The story of Anne Boleyn has more elements to it than just the tragedy of her death.

“I don’t want it to be a story about her death. I want it to be a story about her life,” said Denise Weatherly-Green, director of the upcoming play, “The fact that these two [Ann Boleyn and Henry VIII] gave the world Elizabeth — he may have had his faults and he may have had a very tyrannous reign, however through his quest to have a boy, they gave the world Elizabeth the first, who is probably the most popular monarch who ever ruled.”

Though there have been many challenges putting the production together, the overall result is the experience that the actors can’t wait to give to the audience.

“I’m expecting there to be quite a bit of people who think they know a lot of the story but come in and learn that there’s a lot deeper meaning to why things happened,” said actor Walker Delk, who plays the character Mark Smeateon. Delk believes that the “two most amazing parts is the storyline and the believability of it.”

The music for the play also has a unique touch. Music Professor, Frank Kimlicko composed the sheet music used throughout the entire play by adding notes to the original lyrics. Professor Weatherly-Green also has special ties to Thousand Days.

“I did this show when I was in college and costumed it. It’s always appealed to me as one I would like to direct someday, so, 25 years later, I’m directing,” said Weatherly-Green.

Thus past admiration and eagerness to have her students do a classical piece led to the selection of Thousand Days.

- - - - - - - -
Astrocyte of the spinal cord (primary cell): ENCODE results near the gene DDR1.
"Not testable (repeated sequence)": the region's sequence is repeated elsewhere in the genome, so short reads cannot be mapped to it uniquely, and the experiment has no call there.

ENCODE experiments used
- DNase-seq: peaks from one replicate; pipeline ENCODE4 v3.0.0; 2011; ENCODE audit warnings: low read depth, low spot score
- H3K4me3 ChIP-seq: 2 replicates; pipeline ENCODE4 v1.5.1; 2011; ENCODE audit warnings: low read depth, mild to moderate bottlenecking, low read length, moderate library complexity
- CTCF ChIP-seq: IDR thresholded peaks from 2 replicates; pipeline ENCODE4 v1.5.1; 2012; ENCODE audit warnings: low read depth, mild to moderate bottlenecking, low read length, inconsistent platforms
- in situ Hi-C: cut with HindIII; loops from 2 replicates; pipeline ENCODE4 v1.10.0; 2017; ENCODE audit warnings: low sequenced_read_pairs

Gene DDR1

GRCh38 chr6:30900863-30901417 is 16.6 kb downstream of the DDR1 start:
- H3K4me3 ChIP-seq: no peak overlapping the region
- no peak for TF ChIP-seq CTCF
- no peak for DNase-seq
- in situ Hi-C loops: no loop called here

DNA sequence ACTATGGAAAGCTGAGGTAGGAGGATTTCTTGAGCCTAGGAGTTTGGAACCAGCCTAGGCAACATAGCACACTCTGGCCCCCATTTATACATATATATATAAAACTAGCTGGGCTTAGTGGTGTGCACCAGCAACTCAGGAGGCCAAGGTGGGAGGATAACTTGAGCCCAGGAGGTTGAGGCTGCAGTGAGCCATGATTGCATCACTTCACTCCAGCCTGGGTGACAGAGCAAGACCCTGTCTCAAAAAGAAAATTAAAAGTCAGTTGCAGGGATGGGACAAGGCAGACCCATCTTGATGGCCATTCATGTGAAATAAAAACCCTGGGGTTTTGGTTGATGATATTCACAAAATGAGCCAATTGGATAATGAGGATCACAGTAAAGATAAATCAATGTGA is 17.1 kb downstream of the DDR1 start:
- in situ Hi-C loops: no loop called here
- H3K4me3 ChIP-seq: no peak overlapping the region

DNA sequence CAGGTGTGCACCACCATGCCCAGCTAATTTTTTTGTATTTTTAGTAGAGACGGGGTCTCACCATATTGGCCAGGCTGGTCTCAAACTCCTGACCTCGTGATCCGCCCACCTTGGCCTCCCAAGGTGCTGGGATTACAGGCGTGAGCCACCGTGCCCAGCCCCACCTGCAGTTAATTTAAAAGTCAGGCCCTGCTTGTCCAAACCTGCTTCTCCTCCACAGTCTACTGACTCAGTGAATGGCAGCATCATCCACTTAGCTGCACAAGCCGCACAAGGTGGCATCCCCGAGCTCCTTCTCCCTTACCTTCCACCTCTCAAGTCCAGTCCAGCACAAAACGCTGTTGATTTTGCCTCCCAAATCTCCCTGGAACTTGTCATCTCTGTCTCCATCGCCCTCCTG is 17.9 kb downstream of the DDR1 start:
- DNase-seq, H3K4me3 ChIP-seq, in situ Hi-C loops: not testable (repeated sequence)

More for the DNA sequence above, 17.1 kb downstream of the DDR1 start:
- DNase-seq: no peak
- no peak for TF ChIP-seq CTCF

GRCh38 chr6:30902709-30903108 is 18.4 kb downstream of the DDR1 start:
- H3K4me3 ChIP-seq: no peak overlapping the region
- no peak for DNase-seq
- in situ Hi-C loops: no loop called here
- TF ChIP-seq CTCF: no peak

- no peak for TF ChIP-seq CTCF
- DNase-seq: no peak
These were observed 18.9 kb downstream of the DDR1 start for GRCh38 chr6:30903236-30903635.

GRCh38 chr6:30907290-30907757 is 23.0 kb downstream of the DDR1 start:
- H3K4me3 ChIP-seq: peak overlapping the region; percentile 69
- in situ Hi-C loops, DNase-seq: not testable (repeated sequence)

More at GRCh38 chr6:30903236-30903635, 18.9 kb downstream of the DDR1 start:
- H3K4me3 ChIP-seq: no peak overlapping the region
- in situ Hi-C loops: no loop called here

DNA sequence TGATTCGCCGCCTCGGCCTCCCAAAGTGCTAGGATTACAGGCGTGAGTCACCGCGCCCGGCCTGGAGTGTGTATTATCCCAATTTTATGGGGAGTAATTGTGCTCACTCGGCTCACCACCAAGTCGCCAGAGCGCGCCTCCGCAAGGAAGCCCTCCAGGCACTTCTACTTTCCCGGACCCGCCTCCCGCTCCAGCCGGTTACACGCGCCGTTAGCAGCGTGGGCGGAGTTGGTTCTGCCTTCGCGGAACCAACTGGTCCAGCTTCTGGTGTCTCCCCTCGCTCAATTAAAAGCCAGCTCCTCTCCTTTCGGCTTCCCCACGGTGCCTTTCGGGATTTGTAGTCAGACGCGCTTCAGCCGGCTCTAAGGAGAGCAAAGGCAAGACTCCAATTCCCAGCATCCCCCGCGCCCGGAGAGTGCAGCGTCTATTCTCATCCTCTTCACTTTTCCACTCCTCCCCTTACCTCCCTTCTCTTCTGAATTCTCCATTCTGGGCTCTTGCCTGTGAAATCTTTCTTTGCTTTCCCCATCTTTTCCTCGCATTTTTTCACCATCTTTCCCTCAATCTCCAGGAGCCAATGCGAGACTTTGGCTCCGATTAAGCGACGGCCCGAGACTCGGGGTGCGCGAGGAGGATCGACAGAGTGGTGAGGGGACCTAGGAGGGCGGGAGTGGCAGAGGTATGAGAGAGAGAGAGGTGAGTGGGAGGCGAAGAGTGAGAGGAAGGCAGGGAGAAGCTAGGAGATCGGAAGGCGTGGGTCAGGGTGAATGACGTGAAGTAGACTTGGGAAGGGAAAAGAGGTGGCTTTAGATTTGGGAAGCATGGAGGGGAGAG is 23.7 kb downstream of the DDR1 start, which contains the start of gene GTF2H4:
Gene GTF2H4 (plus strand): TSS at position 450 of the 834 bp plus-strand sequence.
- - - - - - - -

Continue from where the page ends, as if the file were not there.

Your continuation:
Like most theatrical cases, there have been numerous difficulties while trying to organize Thousand Days. Mixed dialogue of classical and contemporary language, heavy costumes early in the season and attempts to understand the era all add to the weight of production. However, past the hardships, there is an appreciation.

“It’s amazing to think how we’re still dealing with their problems,” said Delk.

The most well known history about Anne and King Henry VIII is hardly ever seen as pleasant, but it’s the story of their romance and relationship that Thousand Days wishes to tell.

“There’s many times where even the scenes are going on but it becomes more of a duet between Anne and Henry, even though other people are there,” said Weatherly- Green. “Beyond his [King Henry] tyrannous reign, he gave us so much of the foundations of society, and he birthed the middle class in England.”

Much hard work has gone into preparation, and now everyone is ready to share their skills and knowledge of this story with others.

Weatherly-Green said “Anne has a line about expiation that there is such thing as expiation and it involves dying to live. That is kind of the essence of the show for us.”

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